Here’s a question for you. Which continent is better prepared to cope with cyber-security issues, the United States, Europe or Africa? Well, Microsoft believes that Western Europe is best equipped to deal with the problems, closely followed by the United States. Unfortunately the developing world lags far behind, and that could have security implications for all of us.
According to Microsoft’s new Security Intelligence Report the global impact of policies concerning cyber-security can affect how different countries are able to cope with cyber-attacks worldwide, and future security policies will have to take issues like demographic predictions into account. The report, entitled “Measuring the Impact of Policy on Global Cyber-security” focuses on how changing global demographics and the rising numbers of online users are an important factor in creating and enforcing protective security policies. According to the report’s authors, Paul Nicholas, senior director Security at Microsoft Trustworthy Computing, Aaron Kleiner and Kevin Sullivan of George Washington University’s Homeland Security Policy Institute, current projections indicate that internet users will double by 2020 to four billion worldwide, with the greatest percentage of online users expected to come from China, India and Africa.
Based on data from the report, the researchers found that countries with the lowest malware infection rates were significantly more likely to be included within treaties like the Council of Europe Cybercrime, a common protocol to deal with cyber-criminals, or voluntary Codes of Conduct like the London Action Plan, which is an international cyber-security enforcement network. Although the report argues that involvement in these kinds of schemes obviously is no guarantee of automatic national protection against cyber-attack, it notes that inclusion within such treaties does reduce the risk of malware infection rates, because signatories to these treaties are more prepared and better informed about the latest threats.
Statistics demonstrate that 43 percent of the highest-performing countries were located in Western Europe. Unsurprisingly the countries with the lowest cyber risks generally had greater access to PCs per capita than those lowest on the list, as well as higher health expenditure per capita, regime stability, and greater broadband penetration. What isn’t particularly surprising is that the study also found that the countries with the highest levels of cyber risks also had high rates of piracy. According to Microsoft, high piracy rates have been partially fuelled by the increase in PC shipments to emerging markets: the commercial value of such pirated software was worth $63.4 billion in 2011.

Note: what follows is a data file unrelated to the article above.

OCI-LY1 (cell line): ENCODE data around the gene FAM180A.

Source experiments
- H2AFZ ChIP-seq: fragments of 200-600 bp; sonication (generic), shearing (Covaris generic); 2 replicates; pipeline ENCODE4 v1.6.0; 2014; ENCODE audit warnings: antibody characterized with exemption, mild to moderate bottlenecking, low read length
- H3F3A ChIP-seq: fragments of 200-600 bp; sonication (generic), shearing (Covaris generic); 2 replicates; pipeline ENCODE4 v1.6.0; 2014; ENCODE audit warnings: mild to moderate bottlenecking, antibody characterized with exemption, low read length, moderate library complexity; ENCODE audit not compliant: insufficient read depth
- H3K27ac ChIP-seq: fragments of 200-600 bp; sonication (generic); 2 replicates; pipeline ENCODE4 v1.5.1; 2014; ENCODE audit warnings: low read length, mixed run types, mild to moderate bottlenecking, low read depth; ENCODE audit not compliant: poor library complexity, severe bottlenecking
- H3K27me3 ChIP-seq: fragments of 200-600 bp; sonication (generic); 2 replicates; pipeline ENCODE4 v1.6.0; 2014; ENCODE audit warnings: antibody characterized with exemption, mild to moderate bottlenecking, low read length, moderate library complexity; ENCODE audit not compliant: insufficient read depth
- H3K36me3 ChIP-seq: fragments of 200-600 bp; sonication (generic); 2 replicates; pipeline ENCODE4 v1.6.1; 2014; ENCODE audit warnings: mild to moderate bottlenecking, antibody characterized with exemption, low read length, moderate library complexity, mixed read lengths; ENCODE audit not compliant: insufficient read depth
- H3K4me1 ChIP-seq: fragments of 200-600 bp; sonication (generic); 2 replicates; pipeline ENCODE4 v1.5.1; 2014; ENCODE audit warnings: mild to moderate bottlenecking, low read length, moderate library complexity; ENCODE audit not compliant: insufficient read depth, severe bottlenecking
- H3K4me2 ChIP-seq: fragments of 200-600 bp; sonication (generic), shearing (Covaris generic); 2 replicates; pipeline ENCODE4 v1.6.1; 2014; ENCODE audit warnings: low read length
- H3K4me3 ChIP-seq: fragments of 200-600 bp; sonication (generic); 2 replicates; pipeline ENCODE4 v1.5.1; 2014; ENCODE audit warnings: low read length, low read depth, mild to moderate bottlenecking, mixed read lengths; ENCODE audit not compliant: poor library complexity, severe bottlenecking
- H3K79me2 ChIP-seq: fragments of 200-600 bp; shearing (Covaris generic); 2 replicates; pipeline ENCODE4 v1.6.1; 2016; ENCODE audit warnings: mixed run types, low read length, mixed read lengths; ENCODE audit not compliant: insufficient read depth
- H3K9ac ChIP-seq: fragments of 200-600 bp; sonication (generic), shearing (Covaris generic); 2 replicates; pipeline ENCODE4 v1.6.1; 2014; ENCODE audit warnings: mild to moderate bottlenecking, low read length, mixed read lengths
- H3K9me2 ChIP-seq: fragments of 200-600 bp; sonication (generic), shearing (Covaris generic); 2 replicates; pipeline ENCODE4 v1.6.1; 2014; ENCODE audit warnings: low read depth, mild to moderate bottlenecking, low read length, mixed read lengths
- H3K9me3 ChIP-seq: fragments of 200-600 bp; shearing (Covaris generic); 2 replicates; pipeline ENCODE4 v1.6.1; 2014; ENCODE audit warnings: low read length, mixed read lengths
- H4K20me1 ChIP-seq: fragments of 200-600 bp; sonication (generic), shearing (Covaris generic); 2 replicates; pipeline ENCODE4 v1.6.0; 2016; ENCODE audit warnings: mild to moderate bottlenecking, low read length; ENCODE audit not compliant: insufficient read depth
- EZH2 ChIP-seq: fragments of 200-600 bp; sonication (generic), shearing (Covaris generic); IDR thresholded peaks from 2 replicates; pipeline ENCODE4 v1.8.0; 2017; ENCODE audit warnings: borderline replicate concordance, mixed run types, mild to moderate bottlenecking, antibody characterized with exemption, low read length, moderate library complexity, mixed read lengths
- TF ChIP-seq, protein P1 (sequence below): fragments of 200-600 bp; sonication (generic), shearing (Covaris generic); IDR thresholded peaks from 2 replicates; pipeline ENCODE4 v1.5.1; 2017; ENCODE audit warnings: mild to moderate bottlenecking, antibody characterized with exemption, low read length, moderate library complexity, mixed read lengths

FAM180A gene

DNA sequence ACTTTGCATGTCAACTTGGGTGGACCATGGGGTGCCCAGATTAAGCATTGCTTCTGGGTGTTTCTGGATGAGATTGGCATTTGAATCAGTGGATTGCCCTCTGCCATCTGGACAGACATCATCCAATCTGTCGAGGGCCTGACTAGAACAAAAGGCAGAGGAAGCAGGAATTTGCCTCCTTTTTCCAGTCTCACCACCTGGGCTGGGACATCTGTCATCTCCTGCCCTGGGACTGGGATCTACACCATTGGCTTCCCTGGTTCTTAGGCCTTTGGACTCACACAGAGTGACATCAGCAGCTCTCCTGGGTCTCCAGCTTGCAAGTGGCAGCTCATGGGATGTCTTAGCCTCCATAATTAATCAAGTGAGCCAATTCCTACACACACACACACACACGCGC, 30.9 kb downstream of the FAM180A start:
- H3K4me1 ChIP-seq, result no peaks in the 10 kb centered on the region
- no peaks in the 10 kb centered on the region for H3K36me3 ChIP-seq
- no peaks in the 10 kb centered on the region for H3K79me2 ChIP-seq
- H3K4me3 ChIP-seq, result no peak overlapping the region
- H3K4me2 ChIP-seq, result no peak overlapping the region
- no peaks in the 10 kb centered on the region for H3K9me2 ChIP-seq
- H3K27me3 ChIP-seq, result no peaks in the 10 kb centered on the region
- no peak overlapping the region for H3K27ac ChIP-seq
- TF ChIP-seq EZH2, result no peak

The report also says that these at-risk countries often have low literacy rates, low broadband penetration and high crime per capita. Malware infection rates in these countries could potentially be up to three times higher than the best-performing countries. Fewer than ten percent of these countries, based mainly in the Middle East and Africa, have signed codes of conduct or treaties on cybercrime.
Microsoft is urging governments to take a closer look at how current policies will be able to cope as the number of online users rises. The report’s authors hope that by understanding those factors that have a direct impact on potential cyber-security situations, in other words, factors over and above education, socio-economic factors and the evolution of technology, governments will not only be able to predict a country’s cyber-security performance, but also be able to appreciate what works to protect users, and what doesn’t. As the shift in online user demographics continues, Microsoft argues that this will drive necessary policy initiatives. Although the bulk of cyber-security treaties and codes of conduct are currently based in countries including the U.S. and U.K, global-scale initiatives will have to be sensitive to these changes as more people gain online access in emerging markets.
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